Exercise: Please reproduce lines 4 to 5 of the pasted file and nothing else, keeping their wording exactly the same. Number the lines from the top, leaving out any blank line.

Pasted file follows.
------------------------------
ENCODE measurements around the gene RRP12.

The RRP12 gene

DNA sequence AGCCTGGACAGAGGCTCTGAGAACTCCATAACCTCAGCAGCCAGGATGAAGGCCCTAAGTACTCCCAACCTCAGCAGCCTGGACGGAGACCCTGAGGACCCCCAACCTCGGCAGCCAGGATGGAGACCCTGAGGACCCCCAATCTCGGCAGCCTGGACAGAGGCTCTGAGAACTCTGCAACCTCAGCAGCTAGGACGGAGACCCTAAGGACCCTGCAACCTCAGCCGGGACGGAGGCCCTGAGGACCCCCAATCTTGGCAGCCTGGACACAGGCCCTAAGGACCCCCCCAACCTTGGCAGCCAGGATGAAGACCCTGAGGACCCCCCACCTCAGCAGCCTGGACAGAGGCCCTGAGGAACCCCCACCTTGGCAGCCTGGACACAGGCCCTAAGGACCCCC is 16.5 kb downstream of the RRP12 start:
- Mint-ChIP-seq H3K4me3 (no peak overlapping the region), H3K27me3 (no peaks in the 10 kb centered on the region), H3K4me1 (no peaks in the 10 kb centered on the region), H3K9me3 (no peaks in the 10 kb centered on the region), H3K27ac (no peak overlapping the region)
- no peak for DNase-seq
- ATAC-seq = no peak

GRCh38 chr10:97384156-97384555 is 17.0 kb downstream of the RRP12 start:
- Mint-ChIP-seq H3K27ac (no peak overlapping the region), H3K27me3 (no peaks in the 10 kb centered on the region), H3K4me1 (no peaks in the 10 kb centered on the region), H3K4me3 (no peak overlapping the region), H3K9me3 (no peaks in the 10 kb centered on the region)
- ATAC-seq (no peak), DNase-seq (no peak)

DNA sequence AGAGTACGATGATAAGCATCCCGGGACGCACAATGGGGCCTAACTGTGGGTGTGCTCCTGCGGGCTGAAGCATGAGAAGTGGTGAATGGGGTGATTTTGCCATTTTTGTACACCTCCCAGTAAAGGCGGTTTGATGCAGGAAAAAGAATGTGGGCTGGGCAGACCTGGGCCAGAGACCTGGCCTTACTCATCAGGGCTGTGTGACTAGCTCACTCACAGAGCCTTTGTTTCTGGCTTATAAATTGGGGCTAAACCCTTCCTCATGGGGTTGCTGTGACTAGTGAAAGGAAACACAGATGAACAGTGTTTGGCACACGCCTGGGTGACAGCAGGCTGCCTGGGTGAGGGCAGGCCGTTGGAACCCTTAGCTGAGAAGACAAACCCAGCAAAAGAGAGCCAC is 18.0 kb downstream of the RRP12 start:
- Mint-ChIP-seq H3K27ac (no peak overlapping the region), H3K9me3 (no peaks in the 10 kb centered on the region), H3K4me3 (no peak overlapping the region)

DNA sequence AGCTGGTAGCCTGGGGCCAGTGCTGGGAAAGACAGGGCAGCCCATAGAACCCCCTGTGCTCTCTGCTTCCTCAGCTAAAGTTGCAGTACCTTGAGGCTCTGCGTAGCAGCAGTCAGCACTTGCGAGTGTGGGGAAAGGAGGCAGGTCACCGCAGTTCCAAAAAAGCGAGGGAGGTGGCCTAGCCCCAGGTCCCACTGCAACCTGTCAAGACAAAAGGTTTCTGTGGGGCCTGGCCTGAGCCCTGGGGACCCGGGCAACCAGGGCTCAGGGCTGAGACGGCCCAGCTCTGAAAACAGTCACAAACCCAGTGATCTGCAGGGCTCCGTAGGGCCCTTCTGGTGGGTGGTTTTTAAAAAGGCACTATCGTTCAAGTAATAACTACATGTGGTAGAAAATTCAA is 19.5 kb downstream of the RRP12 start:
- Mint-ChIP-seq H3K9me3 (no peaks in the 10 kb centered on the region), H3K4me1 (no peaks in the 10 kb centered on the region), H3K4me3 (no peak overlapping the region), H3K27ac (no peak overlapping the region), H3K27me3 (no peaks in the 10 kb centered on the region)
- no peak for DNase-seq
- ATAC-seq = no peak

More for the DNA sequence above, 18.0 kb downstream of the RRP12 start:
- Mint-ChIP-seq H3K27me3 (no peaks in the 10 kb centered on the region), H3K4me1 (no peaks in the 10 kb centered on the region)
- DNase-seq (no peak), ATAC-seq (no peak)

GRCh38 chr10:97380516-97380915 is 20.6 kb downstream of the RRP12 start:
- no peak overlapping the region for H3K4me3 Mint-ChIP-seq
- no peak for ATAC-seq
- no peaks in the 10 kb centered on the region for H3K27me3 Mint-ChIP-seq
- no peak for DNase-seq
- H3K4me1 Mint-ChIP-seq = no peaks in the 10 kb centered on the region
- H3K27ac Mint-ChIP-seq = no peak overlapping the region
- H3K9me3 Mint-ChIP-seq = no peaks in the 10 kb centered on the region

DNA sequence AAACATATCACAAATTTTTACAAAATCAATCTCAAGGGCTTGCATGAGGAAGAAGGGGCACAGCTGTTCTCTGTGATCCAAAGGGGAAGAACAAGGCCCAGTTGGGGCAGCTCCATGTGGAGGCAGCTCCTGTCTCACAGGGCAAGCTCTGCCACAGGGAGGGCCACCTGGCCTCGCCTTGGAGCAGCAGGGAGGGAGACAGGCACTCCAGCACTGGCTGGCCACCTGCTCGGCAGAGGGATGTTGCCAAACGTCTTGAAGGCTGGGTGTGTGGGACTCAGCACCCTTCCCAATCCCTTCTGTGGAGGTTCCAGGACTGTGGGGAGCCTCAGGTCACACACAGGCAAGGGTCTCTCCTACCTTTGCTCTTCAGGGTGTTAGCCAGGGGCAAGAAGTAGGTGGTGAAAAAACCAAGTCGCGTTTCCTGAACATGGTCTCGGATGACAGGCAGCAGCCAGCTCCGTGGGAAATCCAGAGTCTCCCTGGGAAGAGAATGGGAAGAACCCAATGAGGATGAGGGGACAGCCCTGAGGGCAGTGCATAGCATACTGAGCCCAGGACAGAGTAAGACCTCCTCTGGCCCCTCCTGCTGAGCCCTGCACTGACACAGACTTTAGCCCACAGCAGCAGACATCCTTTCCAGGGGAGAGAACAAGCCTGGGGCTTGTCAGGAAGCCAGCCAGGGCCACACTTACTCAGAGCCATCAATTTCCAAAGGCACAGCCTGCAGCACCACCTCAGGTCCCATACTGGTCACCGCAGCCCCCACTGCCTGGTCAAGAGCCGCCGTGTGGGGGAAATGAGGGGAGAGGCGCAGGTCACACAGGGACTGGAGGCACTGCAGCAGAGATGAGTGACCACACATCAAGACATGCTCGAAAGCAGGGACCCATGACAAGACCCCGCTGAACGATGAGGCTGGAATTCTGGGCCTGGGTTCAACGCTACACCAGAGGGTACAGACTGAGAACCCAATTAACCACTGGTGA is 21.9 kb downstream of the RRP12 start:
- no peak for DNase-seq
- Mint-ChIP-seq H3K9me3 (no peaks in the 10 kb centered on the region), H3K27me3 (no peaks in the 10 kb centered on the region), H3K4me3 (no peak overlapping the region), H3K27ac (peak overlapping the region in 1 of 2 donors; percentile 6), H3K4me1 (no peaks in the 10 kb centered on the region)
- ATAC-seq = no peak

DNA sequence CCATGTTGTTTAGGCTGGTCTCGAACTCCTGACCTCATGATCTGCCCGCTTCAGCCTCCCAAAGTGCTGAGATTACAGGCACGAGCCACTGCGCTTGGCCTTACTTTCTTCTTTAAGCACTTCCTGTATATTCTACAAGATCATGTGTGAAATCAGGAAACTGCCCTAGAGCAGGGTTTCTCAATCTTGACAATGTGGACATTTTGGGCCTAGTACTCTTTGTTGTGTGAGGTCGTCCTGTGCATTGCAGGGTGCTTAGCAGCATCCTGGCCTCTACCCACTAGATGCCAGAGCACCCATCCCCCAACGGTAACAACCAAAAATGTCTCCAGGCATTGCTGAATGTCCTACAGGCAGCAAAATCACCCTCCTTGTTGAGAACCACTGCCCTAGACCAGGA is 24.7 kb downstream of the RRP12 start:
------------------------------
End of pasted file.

- Mint-ChIP-seq H3K4me3 (no peak overlapping the region), H3K27me3 (no peaks in the 10 kb centered on the region), H3K4me1 (no peaks in the 10 kb centered on the region), H3K9me3 (no peaks in the 10 kb centered on the region), H3K27ac (no peak overlapping the region)
- no peak for DNase-seq